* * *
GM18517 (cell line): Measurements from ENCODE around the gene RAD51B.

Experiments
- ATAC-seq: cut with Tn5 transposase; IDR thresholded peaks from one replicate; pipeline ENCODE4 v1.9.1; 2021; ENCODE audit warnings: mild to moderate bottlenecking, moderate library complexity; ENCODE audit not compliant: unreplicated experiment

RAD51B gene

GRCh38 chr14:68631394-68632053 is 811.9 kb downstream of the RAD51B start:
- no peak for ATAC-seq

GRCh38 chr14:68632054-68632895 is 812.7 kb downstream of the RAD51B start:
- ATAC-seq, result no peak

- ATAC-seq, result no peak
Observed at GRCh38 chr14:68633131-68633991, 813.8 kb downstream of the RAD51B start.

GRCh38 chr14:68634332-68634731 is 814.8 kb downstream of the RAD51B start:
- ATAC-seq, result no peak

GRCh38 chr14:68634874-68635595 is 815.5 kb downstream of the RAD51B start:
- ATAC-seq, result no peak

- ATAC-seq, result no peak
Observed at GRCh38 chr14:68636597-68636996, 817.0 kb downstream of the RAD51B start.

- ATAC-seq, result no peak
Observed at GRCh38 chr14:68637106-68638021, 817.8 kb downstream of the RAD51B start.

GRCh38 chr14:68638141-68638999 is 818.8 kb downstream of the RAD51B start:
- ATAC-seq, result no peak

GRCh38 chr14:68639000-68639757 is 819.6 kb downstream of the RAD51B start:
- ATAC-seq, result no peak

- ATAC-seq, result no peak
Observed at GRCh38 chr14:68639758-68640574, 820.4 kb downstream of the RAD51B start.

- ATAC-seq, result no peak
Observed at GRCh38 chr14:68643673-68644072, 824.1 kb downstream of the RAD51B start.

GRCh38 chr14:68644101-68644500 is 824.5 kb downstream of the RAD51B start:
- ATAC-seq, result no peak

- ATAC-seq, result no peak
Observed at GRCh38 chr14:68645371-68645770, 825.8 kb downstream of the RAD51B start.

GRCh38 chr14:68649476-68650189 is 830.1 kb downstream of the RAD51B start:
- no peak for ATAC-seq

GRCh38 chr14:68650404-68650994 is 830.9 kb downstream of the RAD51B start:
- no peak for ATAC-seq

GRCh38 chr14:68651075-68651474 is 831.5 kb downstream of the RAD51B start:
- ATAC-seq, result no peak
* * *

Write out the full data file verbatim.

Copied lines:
GM18517 (cell line): Measurements from ENCODE around the gene RAD51B.

Experiments
- ATAC-seq: cut with Tn5 transposase; IDR thresholded peaks from one replicate; pipeline ENCODE4 v1.9.1; 2021; ENCODE audit warnings: mild to moderate bottlenecking, moderate library complexity; ENCODE audit not compliant: unreplicated experiment

RAD51B gene

GRCh38 chr14:68631394-68632053 is 811.9 kb downstream of the RAD51B start:
- no peak for ATAC-seq

GRCh38 chr14:68632054-68632895 is 812.7 kb downstream of the RAD51B start:
- ATAC-seq, result no peak

- ATAC-seq, result no peak
Observed at GRCh38 chr14:68633131-68633991, 813.8 kb downstream of the RAD51B start.

GRCh38 chr14:68634332-68634731 is 814.8 kb downstream of the RAD51B start:
- ATAC-seq, result no peak

GRCh38 chr14:68634874-68635595 is 815.5 kb downstream of the RAD51B start:
- ATAC-seq, result no peak

- ATAC-seq, result no peak
Observed at GRCh38 chr14:68636597-68636996, 817.0 kb downstream of the RAD51B start.

- ATAC-seq, result no peak
Observed at GRCh38 chr14:68637106-68638021, 817.8 kb downstream of the RAD51B start.

GRCh38 chr14:68638141-68638999 is 818.8 kb downstream of the RAD51B start:
- ATAC-seq, result no peak

GRCh38 chr14:68639000-68639757 is 819.6 kb downstream of the RAD51B start:
- ATAC-seq, result no peak

- ATAC-seq, result no peak
Observed at GRCh38 chr14:68639758-68640574, 820.4 kb downstream of the RAD51B start.

- ATAC-seq, result no peak
Observed at GRCh38 chr14:68643673-68644072, 824.1 kb downstream of the RAD51B start.

GRCh38 chr14:68644101-68644500 is 824.5 kb downstream of the RAD51B start:
- ATAC-seq, result no peak

- ATAC-seq, result no peak
Observed at GRCh38 chr14:68645371-68645770, 825.8 kb downstream of the RAD51B start.

GRCh38 chr14:68649476-68650189 is 830.1 kb downstream of the RAD51B start:
- no peak for ATAC-seq

GRCh38 chr14:68650404-68650994 is 830.9 kb downstream of the RAD51B start:
- no peak for ATAC-seq

GRCh38 chr14:68651075-68651474 is 831.5 kb downstream of the RAD51B start:
- ATAC-seq, result no peak